Brettanomyces Economics Survey Seeks More Winery Participants/Feedback
September 18, 2018
The California wine industry is conducting a survey of winemakers worldwide to determine the economic impacts of the wine spoilage yeast Brettanomyces bruxellensis to the wine industry related to costs for testing, management and control measures in the winery; and dollar losses associated with downgrading wine value, or not selling wines, due to contamination and compromised wine quality. The Brettanomyces Economics Survey project is being conducted through the University of California Davis (UCD) Robert Mondavi Institute (RMI) Center for Wine Economics that has conducted similar studies to evaluate the cost to the industry of vineyard pathogens such as Pierce’s Disease and powdery mildew.
The survey project research team seeks additional wine industry participation in the survey, including from wineries outside the U.S. The 20-question survey can be completed online at:
Dr. Torey Arvik, director of applied research with Jackson Family Wines based in Santa Rosa, Calif., initiated the project to determine the dollar costs associated with Brettanomyces, commonly called Brett.
“This is clearly an issue for the wine industry, but to date, we don’t have metrics to quantify the true economic cost of Brett to wineries,” Arvik said. Arvik, a microbiologist with a Ph.D from Cornell University, has worked in winery labs, and formerly worked at ETS Laboratories where he helped develop the test method “Scorpions,” a DNA-based analytical test to detect spoilage microbes in wine, such as Brett. Better analytical technologies are available and continue to be developed to quickly and accurately detect Brett.
Arvik said having a value on the cost of managing Brett and its cost as a risk factor will help winery personnel justify the costs of available new technologies in their budgets to detect and manage Brett, and to determine return on investment (ROI) for purchasing new equipment and supplies.
Other members of the project team include: Dr. Julian Alston, director of the RMI Center for Wine Economics and UCD professor in the Department of Agricultural and Resource Economics; Dr. James Lapsley, UCD viticulture and enology adjunct associate professor; and Jarrett Hart, a UCD Ph.D student in agricultural economics.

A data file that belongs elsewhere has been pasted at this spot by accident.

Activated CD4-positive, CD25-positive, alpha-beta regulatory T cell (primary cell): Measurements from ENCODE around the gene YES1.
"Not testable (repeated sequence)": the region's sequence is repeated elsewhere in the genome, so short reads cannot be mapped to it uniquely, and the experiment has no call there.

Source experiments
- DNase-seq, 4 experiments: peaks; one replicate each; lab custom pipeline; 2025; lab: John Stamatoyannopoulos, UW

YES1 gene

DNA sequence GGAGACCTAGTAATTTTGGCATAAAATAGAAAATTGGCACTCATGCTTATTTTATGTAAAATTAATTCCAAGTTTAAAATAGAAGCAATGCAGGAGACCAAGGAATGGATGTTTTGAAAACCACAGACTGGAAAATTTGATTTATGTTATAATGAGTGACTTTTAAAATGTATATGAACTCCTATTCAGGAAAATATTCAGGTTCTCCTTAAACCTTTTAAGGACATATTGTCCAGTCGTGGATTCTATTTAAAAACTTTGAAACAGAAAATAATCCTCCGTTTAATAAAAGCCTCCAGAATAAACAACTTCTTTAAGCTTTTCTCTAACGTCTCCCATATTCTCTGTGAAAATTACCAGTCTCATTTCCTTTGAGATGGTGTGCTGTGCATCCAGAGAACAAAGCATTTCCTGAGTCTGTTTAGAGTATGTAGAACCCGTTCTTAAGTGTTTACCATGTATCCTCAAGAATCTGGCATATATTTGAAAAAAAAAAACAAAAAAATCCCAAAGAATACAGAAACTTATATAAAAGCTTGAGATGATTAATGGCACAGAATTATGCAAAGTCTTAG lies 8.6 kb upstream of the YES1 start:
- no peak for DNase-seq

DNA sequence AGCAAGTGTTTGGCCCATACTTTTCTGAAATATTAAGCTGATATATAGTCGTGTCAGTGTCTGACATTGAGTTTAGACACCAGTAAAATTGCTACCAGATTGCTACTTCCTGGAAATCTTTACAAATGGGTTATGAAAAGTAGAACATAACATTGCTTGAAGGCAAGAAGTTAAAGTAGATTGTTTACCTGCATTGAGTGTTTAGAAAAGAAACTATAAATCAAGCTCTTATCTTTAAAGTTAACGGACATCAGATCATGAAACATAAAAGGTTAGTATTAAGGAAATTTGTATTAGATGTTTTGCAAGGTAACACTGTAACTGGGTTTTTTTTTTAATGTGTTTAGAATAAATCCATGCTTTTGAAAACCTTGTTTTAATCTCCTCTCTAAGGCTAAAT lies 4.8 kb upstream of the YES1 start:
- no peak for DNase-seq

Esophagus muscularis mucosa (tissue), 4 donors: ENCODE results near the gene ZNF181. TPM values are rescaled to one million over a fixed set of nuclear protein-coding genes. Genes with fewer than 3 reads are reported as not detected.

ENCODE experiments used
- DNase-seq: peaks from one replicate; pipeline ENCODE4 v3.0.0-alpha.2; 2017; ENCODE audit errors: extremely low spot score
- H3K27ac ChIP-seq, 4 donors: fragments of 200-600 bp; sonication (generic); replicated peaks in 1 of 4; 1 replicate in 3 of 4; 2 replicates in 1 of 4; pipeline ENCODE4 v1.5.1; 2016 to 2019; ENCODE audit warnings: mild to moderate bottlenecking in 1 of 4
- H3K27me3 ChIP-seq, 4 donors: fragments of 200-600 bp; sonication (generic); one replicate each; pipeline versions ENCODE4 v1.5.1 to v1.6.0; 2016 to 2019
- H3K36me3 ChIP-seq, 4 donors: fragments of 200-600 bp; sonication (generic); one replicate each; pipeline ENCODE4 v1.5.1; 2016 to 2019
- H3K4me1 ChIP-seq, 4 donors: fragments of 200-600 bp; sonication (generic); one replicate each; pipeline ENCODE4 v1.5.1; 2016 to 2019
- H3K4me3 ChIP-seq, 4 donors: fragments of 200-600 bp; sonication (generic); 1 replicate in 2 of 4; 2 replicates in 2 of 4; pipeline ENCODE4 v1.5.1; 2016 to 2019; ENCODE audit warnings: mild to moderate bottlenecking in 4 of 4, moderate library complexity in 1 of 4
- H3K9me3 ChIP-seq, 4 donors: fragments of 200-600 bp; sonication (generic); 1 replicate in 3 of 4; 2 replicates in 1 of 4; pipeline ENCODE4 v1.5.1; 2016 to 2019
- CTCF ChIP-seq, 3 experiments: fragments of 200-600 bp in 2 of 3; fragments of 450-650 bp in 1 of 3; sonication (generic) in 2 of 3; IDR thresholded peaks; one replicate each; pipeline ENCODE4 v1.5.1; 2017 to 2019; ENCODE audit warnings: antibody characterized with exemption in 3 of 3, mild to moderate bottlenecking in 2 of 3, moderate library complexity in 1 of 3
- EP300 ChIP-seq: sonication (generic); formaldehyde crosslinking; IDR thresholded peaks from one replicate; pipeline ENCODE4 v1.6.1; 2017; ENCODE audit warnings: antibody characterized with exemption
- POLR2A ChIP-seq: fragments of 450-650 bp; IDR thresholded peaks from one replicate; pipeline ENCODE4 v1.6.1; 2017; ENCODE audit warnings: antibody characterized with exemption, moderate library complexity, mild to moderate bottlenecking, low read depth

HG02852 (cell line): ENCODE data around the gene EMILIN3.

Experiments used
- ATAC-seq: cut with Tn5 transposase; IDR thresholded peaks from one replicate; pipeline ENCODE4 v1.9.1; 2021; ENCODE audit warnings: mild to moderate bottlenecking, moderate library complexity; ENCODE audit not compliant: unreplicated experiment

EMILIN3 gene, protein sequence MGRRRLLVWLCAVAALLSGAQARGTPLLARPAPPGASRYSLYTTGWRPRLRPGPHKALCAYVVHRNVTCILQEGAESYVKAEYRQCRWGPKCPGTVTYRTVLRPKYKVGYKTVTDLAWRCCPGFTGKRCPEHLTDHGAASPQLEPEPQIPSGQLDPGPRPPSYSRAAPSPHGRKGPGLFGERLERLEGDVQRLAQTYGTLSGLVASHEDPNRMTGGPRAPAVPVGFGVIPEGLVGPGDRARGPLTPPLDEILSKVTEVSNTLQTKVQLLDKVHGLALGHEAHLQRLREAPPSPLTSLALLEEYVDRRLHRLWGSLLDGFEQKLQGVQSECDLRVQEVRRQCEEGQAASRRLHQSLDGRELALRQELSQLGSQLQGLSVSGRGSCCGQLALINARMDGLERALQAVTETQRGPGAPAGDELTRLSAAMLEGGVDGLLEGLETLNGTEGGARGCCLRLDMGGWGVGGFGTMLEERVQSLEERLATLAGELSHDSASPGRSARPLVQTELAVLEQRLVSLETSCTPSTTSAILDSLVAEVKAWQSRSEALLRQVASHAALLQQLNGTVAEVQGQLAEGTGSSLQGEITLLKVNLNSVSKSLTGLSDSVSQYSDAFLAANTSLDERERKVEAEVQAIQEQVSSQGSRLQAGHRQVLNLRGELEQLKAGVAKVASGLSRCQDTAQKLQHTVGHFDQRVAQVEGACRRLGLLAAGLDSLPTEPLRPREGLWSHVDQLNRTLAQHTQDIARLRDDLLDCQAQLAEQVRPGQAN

The research team released and began circulating the survey in 2017 and plans to continue collecting survey data into 2019. Project goals are to do a case studies on the cost of Brett for individual wineries representing different production levels. Arvik also hopes to work with industry analytical labs to collect anonymous data on the total numbers, types and costs of Brett test services they provide to wineries on an annual basis.
Although a majority of survey respondents to date represent U.S. wineries, other wine producing countries represented include Chile, Spain, Australia and New Zealand. Arvik encourages winery personnel to complete the survey and forward the survey link to wine colleagues in other countries to provide a better picture of the international perceptions and impacts of Brett. The final goal is to complete a report with analysis based on data collected and place an economic value on the cost of Brett to the wine industry.
Preliminary Trends From Current Survey Data
To date, 162 responders have completed the survey, all know about Brett and its influences, and 98 percent of responders make red wines. Wineries represented range from under 500 cases per year production to more than 1 million cases, with bottle price points from under $15/bottle to more than $100/bottle.
Other trends and observations based on current survey data:
- 73 percent of wineries have seen quality reduction with Brett; 9 percent reported quality improvement.
- 53 percent of wineries have received negative feedback due to Brett.
- Half of responders have downgraded a wine due to Brett influence.
- 13 percent of responders have had to recall a wine due to Brett in bottle.
- 90+ percent of responders are fearful of Brett and are opposed to it in their wines.
- 89 percent of responders actively work to manage Brett.
- 93 percent of responders take active measures to control Brett.
- 50 percent of responders actively search for Brett and react to it in the winery.
- Most wineries do more cleaning, acidify for molecular SO2, and use cross-flow filtration to remove Brett.
- 26 percent of responders have a line item in their budgets to control Brett.
- 90 percent of responders could save from 1 to 5 percent of operating costs if Brett did not exist.
- 70 percent test with outside labs, 30 percent test in-house with various methods.
- 4-ethyl-phenol/4-ethyl-guaiacol (4-EP)/(4-EG) monitoring, and Scorpions are the two most common analyses used to detect Brett.
For more information, contact Dr. Julian Alston by e-mail: firstname.lastname@example.org